The skeletal muscle wnt pathway may modulate insulin resistance and muscle development in a diet-induced obese rat model

Dan Zhou, Rita S. Strakovsky, Xiyuan Zhang, Yuan Xiang Pan

Research output: Contribution to journalArticlepeer-review

Abstract

The Wnt signaling pathway is involved in lipid metabolism and obesity development. Skeletal muscle, a pivotal tissue for metabolism, is regulated by the Wnt signaling. However, little is known of this pathway's involvement in insulin sensitivity and myogenesis in animals. The current study focused on the potential role of Wnt signaling in insulin sensitivity and myogenic events and its further impact on intramuscular fat accumulation. Obesity resistant (OR) and obesity prone (OP) rats were fed a high-fat (HF, 45% kcal fat) diet for 13 weeks. Body weight and circulating triglyceride (TG) were measured and gastrocnemius muscle was collected for analysis of gene expression and protein amount. OP rats had higher body weight and blood TG than OR, and our study demonstrated that the skeletal muscle of OR and OP rats had different levels of Β-catenin, which also corresponded to the expression of Wnt downstream genes. The expression of insulin receptor substrate (IRS) was significantly lower in OP than OR skeletal muscle, as was the protein amount of phosphorylated Akt, myocyte enhancer factor-2 (MEF2), and GLUT4. Expression of Myogenic regulatory factor (Myf) 5 and Myf3 (MyoD) were decreased significantly in OP skeletal muscle when compared to OR. Additionally, intramuscular fat was higher in OP than in OR rats. Thus, we propose that the differential Wnt signaling in the skeletal muscle of OR and OP rats is highly likely associated with the differences in insulin sensitivity and myogenic capability in these two strains.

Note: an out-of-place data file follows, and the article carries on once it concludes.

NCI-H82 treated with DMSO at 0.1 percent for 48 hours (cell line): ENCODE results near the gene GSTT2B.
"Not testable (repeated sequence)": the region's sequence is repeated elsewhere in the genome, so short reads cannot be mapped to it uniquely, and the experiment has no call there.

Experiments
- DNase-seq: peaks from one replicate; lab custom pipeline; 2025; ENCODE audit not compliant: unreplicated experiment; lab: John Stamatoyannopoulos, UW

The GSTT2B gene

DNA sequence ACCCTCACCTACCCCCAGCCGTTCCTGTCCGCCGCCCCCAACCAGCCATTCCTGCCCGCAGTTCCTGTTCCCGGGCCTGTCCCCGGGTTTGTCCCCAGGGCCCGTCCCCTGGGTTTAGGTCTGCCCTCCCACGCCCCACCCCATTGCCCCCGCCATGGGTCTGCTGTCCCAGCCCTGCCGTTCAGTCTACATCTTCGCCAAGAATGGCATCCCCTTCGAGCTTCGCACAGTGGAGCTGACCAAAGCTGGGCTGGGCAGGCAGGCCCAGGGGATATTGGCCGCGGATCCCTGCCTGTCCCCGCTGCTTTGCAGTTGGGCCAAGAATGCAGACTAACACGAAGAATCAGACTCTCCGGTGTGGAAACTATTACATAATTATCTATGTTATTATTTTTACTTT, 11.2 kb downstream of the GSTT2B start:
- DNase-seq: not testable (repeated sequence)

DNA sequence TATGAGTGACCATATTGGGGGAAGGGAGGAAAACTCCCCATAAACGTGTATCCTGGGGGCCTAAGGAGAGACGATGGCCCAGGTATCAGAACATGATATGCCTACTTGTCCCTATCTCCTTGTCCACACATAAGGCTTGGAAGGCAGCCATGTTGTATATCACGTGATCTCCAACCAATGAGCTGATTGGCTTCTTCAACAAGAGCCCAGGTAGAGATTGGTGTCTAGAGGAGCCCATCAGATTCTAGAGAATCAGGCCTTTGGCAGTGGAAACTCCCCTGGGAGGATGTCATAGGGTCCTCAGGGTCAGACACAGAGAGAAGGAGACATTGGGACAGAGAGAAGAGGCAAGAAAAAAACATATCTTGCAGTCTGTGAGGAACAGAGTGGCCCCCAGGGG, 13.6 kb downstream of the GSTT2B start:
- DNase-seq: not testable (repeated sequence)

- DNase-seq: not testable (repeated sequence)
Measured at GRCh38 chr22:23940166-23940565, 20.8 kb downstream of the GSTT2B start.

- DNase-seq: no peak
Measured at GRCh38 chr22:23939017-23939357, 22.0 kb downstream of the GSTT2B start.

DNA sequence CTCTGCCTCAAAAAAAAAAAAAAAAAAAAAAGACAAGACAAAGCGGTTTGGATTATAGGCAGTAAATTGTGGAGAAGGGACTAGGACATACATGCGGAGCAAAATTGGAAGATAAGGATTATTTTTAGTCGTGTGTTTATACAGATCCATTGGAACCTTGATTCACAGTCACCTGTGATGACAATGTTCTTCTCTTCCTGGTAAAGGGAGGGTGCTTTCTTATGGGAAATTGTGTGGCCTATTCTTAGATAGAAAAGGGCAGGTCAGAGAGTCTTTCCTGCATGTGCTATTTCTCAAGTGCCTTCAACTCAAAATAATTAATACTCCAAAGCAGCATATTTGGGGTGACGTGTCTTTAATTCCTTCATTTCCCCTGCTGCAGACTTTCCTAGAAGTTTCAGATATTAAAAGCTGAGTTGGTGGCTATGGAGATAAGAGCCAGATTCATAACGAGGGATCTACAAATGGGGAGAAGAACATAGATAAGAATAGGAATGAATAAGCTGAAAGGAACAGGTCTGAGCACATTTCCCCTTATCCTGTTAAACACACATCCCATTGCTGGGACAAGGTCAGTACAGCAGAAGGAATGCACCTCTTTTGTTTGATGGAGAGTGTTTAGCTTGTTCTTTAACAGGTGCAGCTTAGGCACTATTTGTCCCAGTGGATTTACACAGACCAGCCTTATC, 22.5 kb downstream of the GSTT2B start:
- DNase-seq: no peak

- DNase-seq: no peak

Original languageEnglish (US)
Pages (from-to)1577-1584
Number of pages8
JournalObesity
Volume20
Issue number8
DOIs
StatePublished - Aug 1 2012

ASJC Scopus subject areas

  • Medicine (miscellaneous)
  • Endocrinology, Diabetes and Metabolism
  • Endocrinology
  • Nutrition and Dietetics

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